In GTA5, that mirror lashes out at many aspects of today's popular culture, taking on foes including TV talent shows and social networking - a less-than-subtle dig at Facebook comes in the shape of "Lifeinvader".
Lifeinvader's strapline, if the point needed pushing home further, is: "Where your personal information becomes a marketing profile (that we can sell)."
Beyond this, the characters in GTA5 live in a post-recession world - and encounter all the miserable side-effects of it along the way.
The main brains behind the series - the slightly media-shy Houser brothers, Sam and Dan - perhaps modestly underplay the social commentary element of the series.
"It's up to us to make the best stuff we can make," Dan Houser told the Guardian.
"It's not necessarily up to us to shout from the rooftops about how clever we are, how progressive we are or how sophisticated we are. It's our place to make stuff that's as good as it can be."
All the games - bar an early London-based spin-off - are set in the USA. But crucial to the series' success is that the world the characters inhabit is peppered with a distinctly British outlook, argues Mr Baglow.
"It's one of the very few cultural exports from the UK that actually achieves this," he says, noting that while Rockstar has offices in several locations around the world, Rockstar North, where GTA is mostly developed, has remained in Scotland.
"What GTA does is it actually take the American culture as we understand it from movies - it's every gangster movie, it's every crime caper. It uses that, but keeps it very grounded with a British sensibility.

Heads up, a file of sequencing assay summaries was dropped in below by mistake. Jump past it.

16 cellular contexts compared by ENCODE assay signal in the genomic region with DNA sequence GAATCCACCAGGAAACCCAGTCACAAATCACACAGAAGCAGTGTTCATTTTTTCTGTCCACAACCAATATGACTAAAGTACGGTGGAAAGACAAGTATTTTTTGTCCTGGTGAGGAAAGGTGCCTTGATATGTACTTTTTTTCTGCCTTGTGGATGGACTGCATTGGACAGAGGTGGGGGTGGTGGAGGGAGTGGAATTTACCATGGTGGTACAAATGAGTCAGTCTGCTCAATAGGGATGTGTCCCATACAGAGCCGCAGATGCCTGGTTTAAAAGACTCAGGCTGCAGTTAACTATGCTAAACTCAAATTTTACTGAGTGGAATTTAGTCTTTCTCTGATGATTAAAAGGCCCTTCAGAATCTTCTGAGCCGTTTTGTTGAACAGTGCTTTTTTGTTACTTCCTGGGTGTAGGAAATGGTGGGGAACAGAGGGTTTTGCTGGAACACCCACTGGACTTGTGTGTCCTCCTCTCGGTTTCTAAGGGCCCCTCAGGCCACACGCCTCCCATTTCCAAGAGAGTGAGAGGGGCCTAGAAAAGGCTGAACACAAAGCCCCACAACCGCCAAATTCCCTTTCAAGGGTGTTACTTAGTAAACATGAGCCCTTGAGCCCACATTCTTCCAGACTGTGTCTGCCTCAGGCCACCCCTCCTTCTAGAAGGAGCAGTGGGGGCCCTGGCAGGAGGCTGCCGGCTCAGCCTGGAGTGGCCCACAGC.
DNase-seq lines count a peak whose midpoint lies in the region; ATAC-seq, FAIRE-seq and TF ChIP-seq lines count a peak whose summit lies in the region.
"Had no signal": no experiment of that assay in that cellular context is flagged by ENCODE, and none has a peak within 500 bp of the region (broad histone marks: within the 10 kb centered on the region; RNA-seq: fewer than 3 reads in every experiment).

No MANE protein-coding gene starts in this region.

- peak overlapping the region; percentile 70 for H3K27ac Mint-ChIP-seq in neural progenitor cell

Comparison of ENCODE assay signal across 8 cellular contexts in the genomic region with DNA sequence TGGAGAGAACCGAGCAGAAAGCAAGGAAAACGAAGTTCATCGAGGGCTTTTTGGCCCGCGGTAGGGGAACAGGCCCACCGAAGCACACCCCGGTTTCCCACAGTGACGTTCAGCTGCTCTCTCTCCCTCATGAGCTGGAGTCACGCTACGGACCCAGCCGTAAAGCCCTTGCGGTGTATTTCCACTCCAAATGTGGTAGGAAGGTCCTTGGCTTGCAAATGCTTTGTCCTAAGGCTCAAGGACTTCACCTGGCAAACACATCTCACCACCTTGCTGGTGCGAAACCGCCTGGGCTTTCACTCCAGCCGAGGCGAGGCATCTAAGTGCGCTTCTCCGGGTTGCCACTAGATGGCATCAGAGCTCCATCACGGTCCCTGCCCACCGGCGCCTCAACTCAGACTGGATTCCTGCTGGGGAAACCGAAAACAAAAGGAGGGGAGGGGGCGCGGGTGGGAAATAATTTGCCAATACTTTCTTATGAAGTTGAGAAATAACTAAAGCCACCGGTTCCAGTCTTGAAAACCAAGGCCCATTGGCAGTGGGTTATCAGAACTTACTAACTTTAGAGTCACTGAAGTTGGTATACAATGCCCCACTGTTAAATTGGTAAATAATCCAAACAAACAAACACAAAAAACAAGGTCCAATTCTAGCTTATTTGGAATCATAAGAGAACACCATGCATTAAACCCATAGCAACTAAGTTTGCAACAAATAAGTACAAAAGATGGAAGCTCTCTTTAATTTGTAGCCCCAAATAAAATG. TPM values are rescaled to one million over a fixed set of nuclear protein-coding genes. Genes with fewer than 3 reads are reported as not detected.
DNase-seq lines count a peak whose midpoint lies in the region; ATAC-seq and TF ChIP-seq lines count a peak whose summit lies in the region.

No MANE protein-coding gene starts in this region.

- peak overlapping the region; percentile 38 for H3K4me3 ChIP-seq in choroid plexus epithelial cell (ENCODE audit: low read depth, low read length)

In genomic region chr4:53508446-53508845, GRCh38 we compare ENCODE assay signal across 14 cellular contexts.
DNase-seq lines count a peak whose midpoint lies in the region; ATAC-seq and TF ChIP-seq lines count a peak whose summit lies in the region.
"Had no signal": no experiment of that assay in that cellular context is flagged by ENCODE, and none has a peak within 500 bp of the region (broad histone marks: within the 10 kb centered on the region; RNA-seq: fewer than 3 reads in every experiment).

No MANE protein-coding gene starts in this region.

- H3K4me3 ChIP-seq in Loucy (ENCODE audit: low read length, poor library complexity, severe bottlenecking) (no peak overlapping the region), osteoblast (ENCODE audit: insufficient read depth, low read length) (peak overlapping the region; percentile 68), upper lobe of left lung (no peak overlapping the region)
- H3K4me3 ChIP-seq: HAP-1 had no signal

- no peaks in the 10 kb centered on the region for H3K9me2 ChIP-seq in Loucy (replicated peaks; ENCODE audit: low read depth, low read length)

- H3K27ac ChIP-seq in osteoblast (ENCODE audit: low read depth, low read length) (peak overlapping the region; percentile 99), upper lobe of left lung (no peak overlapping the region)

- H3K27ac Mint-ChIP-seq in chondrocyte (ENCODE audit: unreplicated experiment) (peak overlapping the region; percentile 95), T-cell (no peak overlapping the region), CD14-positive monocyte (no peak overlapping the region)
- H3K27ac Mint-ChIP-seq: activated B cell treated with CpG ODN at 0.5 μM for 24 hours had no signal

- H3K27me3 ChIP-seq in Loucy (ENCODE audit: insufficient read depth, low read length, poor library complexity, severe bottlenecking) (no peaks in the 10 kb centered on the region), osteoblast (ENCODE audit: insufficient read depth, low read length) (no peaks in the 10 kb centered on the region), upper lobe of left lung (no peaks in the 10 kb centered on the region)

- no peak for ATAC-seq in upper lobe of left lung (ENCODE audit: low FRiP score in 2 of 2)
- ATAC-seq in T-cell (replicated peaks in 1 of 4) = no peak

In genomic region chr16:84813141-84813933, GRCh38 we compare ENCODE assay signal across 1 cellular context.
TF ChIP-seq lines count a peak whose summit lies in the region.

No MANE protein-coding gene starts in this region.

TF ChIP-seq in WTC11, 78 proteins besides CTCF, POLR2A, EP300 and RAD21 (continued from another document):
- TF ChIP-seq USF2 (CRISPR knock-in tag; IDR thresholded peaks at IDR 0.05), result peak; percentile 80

"This is a very large part of the influence of Rockstar North, based in Edinburgh - there's a tongue-in-cheek streak running throughout. That's something that people tend to miss."
But, British - or Scottish - humour aside, the games remain gratuitously and unapologetically violent.
There's no hiding, not even behind a deeper social commentary, that characters in GTA can be instructed to have a sex with a prostitute before beating her to death and stealing her money.
Yet with every new game it appears, in some markets at least, that the outrage is diminishing - both within those working in the media and others in political circles.
Mr Kushner says this may be put down to one simple thing: gamers have grown up.
"I think the gamers are now in power. People in their 40s and 50s - they don't feel threatened by games anymore.
"We've seen this cycle in other forms of media too. Elvis Presley - when he went on the Ed Sullivan Show, he was only shown from the waist up. People thought his swivelling hips were too outrageous."
So what next for the Grand Theft Auto series?
The fifth instalment is forecast to sell in the region of 25 million copies within the first 12 months of its release.
In terms of its profitability, it is widely accepted that GTA5 will be the first title in the franchise to allow in-game purchases - that is, ways to enhance the game by paying some more money.
And the game's online multiplayer mode is expected to see it achieve a new level of timelessness: no longer will the game be exhausted once all the missions are complete.
But whether the series will be held up in the future as a prime example of British creative culture is still open to much debate.
"I think it is iconic in so many ways," says Tom Chatfield, an author and academic in digital culture.
"It's the quality of it. It's not vacuous. The violence is gratuitous, of course - but there's a real quality there, a meticulousness - the makers are obsessional."
Mr Baglow is confident: "It's just a matter of time. We need people who have come through and are comfortable playing games, and don't see it as something freakish."